You probably know the unmistakable smell of great weed. It can be pungent, stinky, sweet, fruity, gassy, and so on. The point is that a strain’s unique aroma and flavour is due to cannabis terpenes.
They’re essentially aromatic compounds that give scent to many types of flowers and herbs, including cannabis. That’s why Amherst Sour Diesel stinks like a petrol station, and Honey Trap smells like bubblegum.
However, terpenes are much more than merely aromatic compounds. They’re responsible for various functions within the plant, and offer cannabis users a range of therapeutic effects. So, continue reading because in this blog we’re going to explain in detail what cannabis terpenes are, and what they do.
Where Do Cannabis Terpenes Come From?
The buds of weed are coated in sticky, sugar-like glands called trichomes. These are concentrated on the flowers but are also found on the sugar leaves and fan leaves in lower densities.
Trichomes have resin glands that naturally produce terpenes, which play a vital role in a strain’s aroma and flavour. They also influence the colour of a plant’s leaves and buds. In nature the terpenes act as an attraction to some insects and animals, and a deterrence to others that harm the plant.
As an example, certain terpenes repel insects and animals that may want to eat the plant, which obviously pose a threat. On the other hand, other terpenes attract certain insects and animals for various reasons, such as spreading pollen.
Terpenes support a weed plant’s immune system by adapting to its immediate growing environment. This protects the plant from pathogens and stressors and initiates immune responses.
There are many external variables that affect the terpene profile of a cannabis plant. Factors like whether the plant is grown indoors or outdoors, temperature fluctuations, growing medium, and nutrient levels all affect the terpene production. So, if you grow two identical cuttings from a strain in different environments, the terpene profile of each will differ to an extent.
How Do Terpenes Affect Us?
Humans have used aromatic properties of plants for thousands of years. If you’ve used essential oils, such as tea tree oil, for antiviral, antibacterial, or anti-inflammatory reasons, you’re partly benefiting from the terpenes within the oil.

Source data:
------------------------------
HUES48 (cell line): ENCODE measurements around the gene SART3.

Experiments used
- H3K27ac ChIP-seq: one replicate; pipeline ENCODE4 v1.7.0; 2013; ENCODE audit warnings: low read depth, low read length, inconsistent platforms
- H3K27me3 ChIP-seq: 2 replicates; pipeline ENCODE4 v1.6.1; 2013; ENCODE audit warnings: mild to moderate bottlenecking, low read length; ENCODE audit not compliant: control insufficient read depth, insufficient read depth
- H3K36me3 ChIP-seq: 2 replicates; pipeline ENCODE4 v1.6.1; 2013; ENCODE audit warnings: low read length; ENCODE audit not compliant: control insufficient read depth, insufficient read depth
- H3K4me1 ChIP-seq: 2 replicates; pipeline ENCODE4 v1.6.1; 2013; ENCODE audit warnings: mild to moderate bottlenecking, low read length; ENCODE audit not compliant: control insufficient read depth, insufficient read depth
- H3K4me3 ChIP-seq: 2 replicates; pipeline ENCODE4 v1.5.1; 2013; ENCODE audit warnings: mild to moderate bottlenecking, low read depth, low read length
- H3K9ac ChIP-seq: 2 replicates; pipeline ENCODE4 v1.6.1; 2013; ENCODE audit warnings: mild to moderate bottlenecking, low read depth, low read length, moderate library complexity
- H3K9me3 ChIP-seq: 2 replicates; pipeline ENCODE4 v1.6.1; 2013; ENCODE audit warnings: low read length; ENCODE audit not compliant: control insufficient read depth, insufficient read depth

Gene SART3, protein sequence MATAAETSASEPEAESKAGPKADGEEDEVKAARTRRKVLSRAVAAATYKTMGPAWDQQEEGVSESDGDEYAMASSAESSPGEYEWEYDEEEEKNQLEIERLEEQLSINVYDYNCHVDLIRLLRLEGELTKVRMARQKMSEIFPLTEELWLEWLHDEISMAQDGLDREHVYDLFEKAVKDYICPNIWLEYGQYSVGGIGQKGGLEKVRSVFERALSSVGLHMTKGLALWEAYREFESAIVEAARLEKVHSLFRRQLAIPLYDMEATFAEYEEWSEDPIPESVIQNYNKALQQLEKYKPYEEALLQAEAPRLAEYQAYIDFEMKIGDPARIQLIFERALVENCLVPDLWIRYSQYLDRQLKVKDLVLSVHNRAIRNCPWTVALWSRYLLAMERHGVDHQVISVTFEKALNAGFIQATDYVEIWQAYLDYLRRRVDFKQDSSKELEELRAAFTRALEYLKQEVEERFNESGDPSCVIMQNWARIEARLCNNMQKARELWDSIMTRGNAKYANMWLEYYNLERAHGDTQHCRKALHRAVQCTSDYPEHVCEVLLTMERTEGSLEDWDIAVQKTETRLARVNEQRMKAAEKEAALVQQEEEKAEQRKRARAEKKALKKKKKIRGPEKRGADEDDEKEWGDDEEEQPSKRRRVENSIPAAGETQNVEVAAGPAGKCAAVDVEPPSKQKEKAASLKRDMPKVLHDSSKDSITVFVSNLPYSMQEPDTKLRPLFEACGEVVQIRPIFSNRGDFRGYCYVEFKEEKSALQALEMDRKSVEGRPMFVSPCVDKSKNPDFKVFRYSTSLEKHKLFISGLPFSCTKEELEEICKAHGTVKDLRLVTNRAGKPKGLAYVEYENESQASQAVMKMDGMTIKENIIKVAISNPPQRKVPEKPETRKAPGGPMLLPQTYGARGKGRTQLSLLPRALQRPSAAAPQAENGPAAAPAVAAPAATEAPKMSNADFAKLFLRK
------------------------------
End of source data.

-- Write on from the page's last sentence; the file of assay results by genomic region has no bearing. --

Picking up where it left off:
Terpenes in cannabis have medicinal properties that we benefit from when consumed. Bubba Kush 2.0 is a superb example of this. This strain contains a stress-relieving aromatic compound known as Myrcene, along with Caryophyllene and Limonene that help reduce anxiety.
Until recently, most cannabis research has focused on the therapeutic properties of THC and CBD. However, as we better understand the complexities of cannabis, more research is shifting towards terpenes, and how they can be utilised for medicinal purposes.
Medicinal Properties of Terpenes
As the scientific community learns more about the medicinal effects of cannabis, terpenes show potential as a treatment for the following:
Pain and Inflammation
Certain terpenes imitate cannabinoids, creating an analgesic effect that reduces pain and inflammation. A recent study combined terpenes with cannabinoids and found it effective at reducing pain without an increase in negative side effects. This interaction is known as the entourage effect. When cannabinoids and terpenes are integrated, the medicinal benefits of cannabis are enhanced.
Terpenes that aid with pain relief are:
When you consume THC, it interacts with the CB1 receptors in your endocannabinoid system. This gives us the high sensation we associate with THC and weed in general.
However, the vast array of cannabinoids and terpenes interact with these receptors differently, thus affecting us in various ways. The above terpenes interact with the CB1 receptors in a similar way by reducing our body’s perception of pain.
Now that we know terpenes are mood-altering compounds, it’s no surprise that some have antidepressant properties. Terpenes are already utilised for treating depression. Approximately 25% of antidepressant drugs are formulated using terpenes found in herbal extracts.
Terpenes most commonly used in these medications are:
If you’re looking for a strain to enhance your mood, then check out our Zittlez. It contains a decent concentration of β-pinene.
Many Terpenes have antimicrobial capabilities. This allows them to kill or stop harmful microorganisms from multiplying.
Terpenes that have this capability include:
Compounds that fight the growth of cancer cells are highly sought-after. Terpenes have immense potential in this regard. They’re also unique because it is unlikely that they will have a negative effect on healthy cells or cause negative side-effects.
Certain cannabis terpenes have shown potential at reducing cancer growth. Notable ones that display anticancer and antitumor capabilities are:
Final Thoughts on Terpenes in Cannabis
As our knowledge of cannabis increases, so too will our knowledge of terpenes, and how they interact with our bodies. On the surface, it may seem they only influence the aroma and flavour of strains, but as you now know – they’re much more than that.
The medical significance of terpenes is too much to ignore. However, more research is needed before they’re adopted by modern medicine on a large scale. We believe that as evidence supporting the effectiveness of terpenes as a medical treatment increases, we’ll likely see this happen. Until then, watch this space.
Very informative and interesting blog!